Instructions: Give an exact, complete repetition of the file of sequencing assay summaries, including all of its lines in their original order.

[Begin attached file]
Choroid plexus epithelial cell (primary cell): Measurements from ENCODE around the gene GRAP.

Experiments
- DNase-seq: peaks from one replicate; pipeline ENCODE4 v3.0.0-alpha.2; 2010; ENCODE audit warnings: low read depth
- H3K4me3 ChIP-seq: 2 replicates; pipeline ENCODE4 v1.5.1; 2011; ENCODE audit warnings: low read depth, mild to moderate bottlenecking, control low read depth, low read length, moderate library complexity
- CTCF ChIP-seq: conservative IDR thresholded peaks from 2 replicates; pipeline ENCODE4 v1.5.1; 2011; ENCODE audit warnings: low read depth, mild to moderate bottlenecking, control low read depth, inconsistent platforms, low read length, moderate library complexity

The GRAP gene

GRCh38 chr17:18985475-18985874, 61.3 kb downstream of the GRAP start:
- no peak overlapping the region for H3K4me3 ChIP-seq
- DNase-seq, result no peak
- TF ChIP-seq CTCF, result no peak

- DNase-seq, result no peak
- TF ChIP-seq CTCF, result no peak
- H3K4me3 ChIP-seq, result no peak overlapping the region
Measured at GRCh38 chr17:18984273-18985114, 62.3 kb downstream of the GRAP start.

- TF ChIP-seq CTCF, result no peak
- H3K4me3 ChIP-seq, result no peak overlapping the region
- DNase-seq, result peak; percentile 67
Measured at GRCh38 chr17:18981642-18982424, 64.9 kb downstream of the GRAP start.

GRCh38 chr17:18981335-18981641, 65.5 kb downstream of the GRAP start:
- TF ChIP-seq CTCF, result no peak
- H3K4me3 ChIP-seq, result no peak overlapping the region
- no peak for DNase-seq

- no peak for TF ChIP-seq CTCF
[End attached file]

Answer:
Choroid plexus epithelial cell (primary cell): Measurements from ENCODE around the gene GRAP.

Experiments
- DNase-seq: peaks from one replicate; pipeline ENCODE4 v3.0.0-alpha.2; 2010; ENCODE audit warnings: low read depth
- H3K4me3 ChIP-seq: 2 replicates; pipeline ENCODE4 v1.5.1; 2011; ENCODE audit warnings: low read depth, mild to moderate bottlenecking, control low read depth, low read length, moderate library complexity
- CTCF ChIP-seq: conservative IDR thresholded peaks from 2 replicates; pipeline ENCODE4 v1.5.1; 2011; ENCODE audit warnings: low read depth, mild to moderate bottlenecking, control low read depth, inconsistent platforms, low read length, moderate library complexity

The GRAP gene

GRCh38 chr17:18985475-18985874, 61.3 kb downstream of the GRAP start:
- no peak overlapping the region for H3K4me3 ChIP-seq
- DNase-seq, result no peak
- TF ChIP-seq CTCF, result no peak

- DNase-seq, result no peak
- TF ChIP-seq CTCF, result no peak
- H3K4me3 ChIP-seq, result no peak overlapping the region
Measured at GRCh38 chr17:18984273-18985114, 62.3 kb downstream of the GRAP start.

- TF ChIP-seq CTCF, result no peak
- H3K4me3 ChIP-seq, result no peak overlapping the region
- DNase-seq, result peak; percentile 67
Measured at GRCh38 chr17:18981642-18982424, 64.9 kb downstream of the GRAP start.

GRCh38 chr17:18981335-18981641, 65.5 kb downstream of the GRAP start:
- TF ChIP-seq CTCF, result no peak
- H3K4me3 ChIP-seq, result no peak overlapping the region
- no peak for DNase-seq

- no peak for TF ChIP-seq CTCF